COVID-19 Risk Stratification - a Missed Opportunity


With any disease, we can assess a person’s risk of having bad outcomes. With COVID-19, data was sparse in the first 6 months because it was new. Since around mid-2020 though, epidemiologists around the world have been getting a better handle on understanding WHICH patients are at the highest risk, WHAT the risks are and HOW the disease spreads. The Fitzpatrick team believes that health authorities at the CDC and State Health Departments have not been communicating the importance of stratified risk for the consequences of COVID-19. These risks are NOT one-size fits all.

  • The main COVID-19 consequence for kids is the risk for “multi-system inflammatory syndrome (MIS-C)” – which is scary, and most physicians have not previously seen many cases of it. Around 1 in every 3,000-4,000 known COVID-19 cases require hospitalization for MIS-C. Risk factors for MIS-C include having obesity, asthma and/or a life-limiting existing condition, being male and/or being between ages 5 and 11.

  • Overall, hospitalization rates for COVID-19 infection in infants and children up to 4 years of age have been up to 14.5 per 100,000. 

  • Death rate: as of October 19, 2022, there have been 556 COVID-19 deaths in 0–4-year-olds and 938 in 5–18-year-olds.  

As one ages, COVID-19 death risk becomes exponentially higher.

Thankfully, the CDC has finally begun teaching about individual risk, but it may be too late in the game to make much of a difference. As researchers and developers of 100’s of disease risk assessment models commissioned by the world’s leading medical associations and biopharma, the Fitzpatrick team feels qualified to discuss disease risk.

Until recently, the CDC and WHO have not sufficiently emphasized the importance of individual risk for developing severe COVID-19. Doctors do not assess/manage 5-year-olds the same as they do 75-year-olds for nearly any diseases. Health professionals across the country depend on the CDC and WHO for guidance. We are pleased with the new CDC Director, Dr. Walensky, and the direction of COVID-19 risk education that was presented in the August 19, 2022 MMWR:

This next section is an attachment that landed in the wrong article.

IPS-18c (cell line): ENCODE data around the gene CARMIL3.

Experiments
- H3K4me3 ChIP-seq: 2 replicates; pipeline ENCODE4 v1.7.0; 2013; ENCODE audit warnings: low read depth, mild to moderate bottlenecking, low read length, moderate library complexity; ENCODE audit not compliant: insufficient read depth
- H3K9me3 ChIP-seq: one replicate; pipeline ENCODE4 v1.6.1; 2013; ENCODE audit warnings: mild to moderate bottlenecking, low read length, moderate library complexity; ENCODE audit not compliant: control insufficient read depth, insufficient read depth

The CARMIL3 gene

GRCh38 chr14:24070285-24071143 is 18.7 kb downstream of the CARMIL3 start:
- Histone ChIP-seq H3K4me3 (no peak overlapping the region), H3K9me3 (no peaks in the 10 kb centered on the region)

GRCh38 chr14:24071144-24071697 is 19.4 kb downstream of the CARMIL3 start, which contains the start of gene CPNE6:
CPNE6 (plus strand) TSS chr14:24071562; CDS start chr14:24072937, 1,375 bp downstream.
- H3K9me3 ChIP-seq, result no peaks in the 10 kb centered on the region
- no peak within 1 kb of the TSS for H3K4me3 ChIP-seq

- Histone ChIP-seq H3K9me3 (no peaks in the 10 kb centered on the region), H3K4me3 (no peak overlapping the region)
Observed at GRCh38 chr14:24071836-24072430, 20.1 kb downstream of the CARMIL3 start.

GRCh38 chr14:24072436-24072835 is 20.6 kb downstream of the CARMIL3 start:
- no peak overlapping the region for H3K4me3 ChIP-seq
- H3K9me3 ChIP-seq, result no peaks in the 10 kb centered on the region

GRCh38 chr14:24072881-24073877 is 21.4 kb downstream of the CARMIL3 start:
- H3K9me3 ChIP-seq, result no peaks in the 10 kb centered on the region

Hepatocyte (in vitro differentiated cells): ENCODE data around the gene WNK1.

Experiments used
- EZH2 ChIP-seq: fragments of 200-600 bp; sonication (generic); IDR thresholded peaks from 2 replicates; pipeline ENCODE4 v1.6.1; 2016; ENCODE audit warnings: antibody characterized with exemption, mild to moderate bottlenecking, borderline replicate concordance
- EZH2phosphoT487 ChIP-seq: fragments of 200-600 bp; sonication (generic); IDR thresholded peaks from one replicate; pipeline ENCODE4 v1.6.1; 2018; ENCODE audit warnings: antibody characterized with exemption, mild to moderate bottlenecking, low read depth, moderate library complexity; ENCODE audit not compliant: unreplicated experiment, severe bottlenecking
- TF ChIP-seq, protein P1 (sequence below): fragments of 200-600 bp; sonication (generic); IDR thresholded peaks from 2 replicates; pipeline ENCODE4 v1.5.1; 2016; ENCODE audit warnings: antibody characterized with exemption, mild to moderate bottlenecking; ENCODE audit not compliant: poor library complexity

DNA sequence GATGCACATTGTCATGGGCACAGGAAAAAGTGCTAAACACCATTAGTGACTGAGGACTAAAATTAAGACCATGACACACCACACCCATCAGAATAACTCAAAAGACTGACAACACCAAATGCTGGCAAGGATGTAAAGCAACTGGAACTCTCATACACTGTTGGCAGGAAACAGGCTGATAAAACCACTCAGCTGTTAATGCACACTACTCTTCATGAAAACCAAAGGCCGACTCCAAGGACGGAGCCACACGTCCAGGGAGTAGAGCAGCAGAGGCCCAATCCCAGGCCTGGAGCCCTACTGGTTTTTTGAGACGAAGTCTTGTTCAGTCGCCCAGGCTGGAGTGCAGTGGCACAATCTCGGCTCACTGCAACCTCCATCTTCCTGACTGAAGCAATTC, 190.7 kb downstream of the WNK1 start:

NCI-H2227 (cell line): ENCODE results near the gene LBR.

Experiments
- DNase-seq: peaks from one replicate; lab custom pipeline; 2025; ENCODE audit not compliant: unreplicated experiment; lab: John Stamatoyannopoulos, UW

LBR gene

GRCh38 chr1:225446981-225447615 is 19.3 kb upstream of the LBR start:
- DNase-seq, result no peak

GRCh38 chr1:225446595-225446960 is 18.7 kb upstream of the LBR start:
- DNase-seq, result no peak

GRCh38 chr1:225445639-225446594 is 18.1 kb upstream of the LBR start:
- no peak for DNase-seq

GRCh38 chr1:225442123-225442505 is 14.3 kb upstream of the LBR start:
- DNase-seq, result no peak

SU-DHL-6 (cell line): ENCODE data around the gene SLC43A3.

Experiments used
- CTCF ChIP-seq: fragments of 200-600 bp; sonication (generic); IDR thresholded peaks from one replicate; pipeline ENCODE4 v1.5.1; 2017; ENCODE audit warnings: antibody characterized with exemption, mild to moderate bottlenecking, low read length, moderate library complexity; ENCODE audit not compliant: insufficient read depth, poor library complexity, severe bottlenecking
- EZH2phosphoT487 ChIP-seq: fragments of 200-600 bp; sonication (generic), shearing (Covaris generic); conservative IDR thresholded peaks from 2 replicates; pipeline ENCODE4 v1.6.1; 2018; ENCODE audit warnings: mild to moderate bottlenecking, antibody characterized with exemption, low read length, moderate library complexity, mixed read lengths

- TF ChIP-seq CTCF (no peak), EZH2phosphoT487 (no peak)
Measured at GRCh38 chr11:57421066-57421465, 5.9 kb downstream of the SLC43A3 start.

• “Individual risk for medically significant COVID-19 depends on a person’s risk for exposure to SARS-CoV-2 and their risk for developing severe illness if infected.”

  • “The risk for medically significant illness increases with age, disability status and underlying medical conditions, but is considerably reduced by immunity derived from vaccination, previous infection, or both, as well as timely access to effective biomedical prevention measures and treatments.” The risk for medically significant illness increases with age, disability status and underlying medical conditions, but is considerably reduced by immunity derived from vaccination, previous infection, or both, as well as timely access to effective biomedical prevention measures and treatments.”
We are extremely pleased to finally see accurate and transparent seroprevalence data from the CDC. The key takeaway from the map below is that about 96% of Americans have already had a COVID-19 infection. We are guessing that this number will not get much higher. In our September, 2020 COVID-19 Immunity Blog, we published that about 6% of the population may have IgG neutralizing antibodies from OTHER coronaviruses that may restrict infection. Maybe we were correct?